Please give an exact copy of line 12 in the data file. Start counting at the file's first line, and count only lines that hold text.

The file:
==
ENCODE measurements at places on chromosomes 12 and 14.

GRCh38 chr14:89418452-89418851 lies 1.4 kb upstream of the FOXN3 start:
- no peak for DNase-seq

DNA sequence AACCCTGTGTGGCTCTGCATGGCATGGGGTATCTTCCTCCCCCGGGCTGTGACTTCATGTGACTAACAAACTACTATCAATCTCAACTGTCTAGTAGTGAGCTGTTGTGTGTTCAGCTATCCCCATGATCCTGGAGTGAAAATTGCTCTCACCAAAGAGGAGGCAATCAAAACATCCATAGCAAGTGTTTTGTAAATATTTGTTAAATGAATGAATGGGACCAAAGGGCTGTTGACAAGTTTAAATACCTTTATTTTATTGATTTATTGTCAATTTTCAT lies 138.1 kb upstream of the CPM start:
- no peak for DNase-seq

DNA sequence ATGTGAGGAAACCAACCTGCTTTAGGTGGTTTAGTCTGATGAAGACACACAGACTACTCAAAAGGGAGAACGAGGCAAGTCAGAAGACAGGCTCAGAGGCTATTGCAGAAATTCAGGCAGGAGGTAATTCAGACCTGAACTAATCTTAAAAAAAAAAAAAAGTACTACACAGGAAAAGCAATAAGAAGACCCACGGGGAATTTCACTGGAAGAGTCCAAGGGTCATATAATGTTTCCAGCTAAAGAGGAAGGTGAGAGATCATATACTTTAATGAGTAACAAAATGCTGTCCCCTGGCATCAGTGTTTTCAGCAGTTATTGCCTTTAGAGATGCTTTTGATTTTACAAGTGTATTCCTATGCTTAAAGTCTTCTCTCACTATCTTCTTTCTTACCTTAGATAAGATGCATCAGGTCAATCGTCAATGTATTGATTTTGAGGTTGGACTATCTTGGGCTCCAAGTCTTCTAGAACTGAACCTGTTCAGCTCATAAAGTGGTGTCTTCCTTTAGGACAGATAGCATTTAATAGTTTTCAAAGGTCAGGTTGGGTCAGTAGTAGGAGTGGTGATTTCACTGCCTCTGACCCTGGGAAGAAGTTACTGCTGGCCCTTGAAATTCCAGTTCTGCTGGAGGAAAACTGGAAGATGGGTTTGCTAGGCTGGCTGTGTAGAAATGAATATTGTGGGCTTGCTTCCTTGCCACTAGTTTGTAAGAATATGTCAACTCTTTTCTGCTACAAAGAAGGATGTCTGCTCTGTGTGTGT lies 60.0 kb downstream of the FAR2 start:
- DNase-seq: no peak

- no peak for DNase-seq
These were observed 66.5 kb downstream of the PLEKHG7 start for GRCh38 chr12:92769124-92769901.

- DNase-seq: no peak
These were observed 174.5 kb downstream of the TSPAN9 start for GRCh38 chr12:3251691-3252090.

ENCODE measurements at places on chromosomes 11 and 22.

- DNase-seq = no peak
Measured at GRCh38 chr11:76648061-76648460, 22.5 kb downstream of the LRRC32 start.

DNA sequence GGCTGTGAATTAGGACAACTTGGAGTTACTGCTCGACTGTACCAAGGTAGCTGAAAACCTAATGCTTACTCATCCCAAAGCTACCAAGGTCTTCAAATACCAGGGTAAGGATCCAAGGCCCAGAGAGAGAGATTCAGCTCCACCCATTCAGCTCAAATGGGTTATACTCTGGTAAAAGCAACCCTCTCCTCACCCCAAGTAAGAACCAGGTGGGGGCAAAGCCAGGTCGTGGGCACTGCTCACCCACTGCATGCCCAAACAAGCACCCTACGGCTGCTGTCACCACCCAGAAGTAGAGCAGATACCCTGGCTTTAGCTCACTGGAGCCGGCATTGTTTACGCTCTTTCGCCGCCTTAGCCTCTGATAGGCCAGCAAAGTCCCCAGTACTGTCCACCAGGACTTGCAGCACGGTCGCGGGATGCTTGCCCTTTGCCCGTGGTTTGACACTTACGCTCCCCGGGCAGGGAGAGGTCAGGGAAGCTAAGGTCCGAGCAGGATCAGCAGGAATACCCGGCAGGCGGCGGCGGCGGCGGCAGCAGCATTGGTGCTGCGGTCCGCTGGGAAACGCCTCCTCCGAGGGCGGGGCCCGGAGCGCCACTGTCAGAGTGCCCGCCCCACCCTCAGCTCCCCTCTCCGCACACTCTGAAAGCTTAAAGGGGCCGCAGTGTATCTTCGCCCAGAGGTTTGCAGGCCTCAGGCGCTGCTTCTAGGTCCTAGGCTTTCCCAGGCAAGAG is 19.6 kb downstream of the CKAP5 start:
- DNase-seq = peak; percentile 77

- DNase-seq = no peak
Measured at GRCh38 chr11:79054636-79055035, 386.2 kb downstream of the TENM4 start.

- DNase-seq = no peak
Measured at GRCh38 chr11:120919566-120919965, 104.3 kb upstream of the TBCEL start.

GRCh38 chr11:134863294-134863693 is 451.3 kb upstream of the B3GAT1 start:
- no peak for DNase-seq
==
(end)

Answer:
ENCODE measurements at places on chromosomes 11 and 22.